Mathematics Stack Exchange is a question and answer site for people studying math at any level and professionals in related fields. Join them; it only takes a minute:

Sign up
Here's how it works:
  1. Anybody can ask a question
  2. Anybody can answer
  3. The best answers are voted up and rise to the top

It's been a while since I've been in any math classes. I have a linear function $(T-c)m = B$. I have many samples of $T$ and $B$, but no idea what $m$ and $c$ are. How do I solve this?

My first thought was to use limits to get $m$ and then just solve for $c$, but I don't know. Such a simple function, surely there is a simple way to solve it that I'm overlooking.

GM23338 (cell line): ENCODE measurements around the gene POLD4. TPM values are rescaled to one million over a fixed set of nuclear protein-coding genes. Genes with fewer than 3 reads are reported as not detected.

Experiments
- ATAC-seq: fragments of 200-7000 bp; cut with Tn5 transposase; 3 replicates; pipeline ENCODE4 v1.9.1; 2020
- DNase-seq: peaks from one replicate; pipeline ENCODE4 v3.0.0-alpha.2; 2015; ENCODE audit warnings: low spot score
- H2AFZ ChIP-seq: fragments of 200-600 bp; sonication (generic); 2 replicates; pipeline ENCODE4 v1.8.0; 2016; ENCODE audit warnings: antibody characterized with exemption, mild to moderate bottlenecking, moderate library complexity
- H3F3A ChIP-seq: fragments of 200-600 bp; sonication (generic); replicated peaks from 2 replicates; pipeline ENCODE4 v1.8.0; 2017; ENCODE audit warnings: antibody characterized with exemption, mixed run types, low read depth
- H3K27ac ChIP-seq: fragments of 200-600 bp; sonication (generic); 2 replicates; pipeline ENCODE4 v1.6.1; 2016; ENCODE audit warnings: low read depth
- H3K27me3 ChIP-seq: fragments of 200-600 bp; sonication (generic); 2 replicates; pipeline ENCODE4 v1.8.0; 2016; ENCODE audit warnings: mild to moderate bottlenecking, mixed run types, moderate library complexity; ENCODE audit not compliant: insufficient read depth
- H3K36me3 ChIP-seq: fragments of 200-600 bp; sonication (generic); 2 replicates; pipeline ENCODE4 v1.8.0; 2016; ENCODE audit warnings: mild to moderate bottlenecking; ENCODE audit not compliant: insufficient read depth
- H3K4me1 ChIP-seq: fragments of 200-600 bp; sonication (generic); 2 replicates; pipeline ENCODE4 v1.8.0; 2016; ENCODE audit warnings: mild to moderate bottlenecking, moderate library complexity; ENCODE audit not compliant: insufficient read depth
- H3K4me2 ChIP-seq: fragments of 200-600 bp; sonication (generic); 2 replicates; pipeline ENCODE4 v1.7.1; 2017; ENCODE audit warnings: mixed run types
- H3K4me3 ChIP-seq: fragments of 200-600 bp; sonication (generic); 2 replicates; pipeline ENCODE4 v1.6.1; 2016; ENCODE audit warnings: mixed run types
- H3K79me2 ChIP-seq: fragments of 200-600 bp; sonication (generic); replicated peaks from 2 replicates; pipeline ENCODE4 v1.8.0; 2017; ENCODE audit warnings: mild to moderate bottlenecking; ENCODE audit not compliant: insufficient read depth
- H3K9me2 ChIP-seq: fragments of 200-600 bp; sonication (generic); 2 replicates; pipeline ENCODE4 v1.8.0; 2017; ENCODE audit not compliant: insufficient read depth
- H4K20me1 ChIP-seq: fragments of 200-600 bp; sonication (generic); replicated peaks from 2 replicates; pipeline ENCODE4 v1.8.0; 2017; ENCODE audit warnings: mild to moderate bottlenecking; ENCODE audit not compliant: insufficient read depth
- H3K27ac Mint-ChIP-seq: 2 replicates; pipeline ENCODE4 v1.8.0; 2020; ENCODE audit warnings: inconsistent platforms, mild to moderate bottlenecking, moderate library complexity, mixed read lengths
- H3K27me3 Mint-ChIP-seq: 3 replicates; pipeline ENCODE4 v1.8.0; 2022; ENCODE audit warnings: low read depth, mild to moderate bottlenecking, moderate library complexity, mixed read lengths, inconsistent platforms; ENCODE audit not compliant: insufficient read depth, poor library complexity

$c$ and $m$ are both constants by the way. As $T$ increases, so does $B$. $0 < m < 1$, $c > 0$.

share|cite|improve this question
the tags are a reflection that I have no idea how to solve it. – brandon Apr 24 '11 at 15:05
ah perfect, you should put it as an answer so I can give you credit! – brandon Apr 24 '11 at 15:10
up vote 0 down vote accepted

What you're trying to do is called linear regression.

share|cite|improve this answer

Your Answer


By posting your answer, you agree to the privacy policy and terms of service.

Not the answer you're looking for? Browse other questions tagged or ask your own question.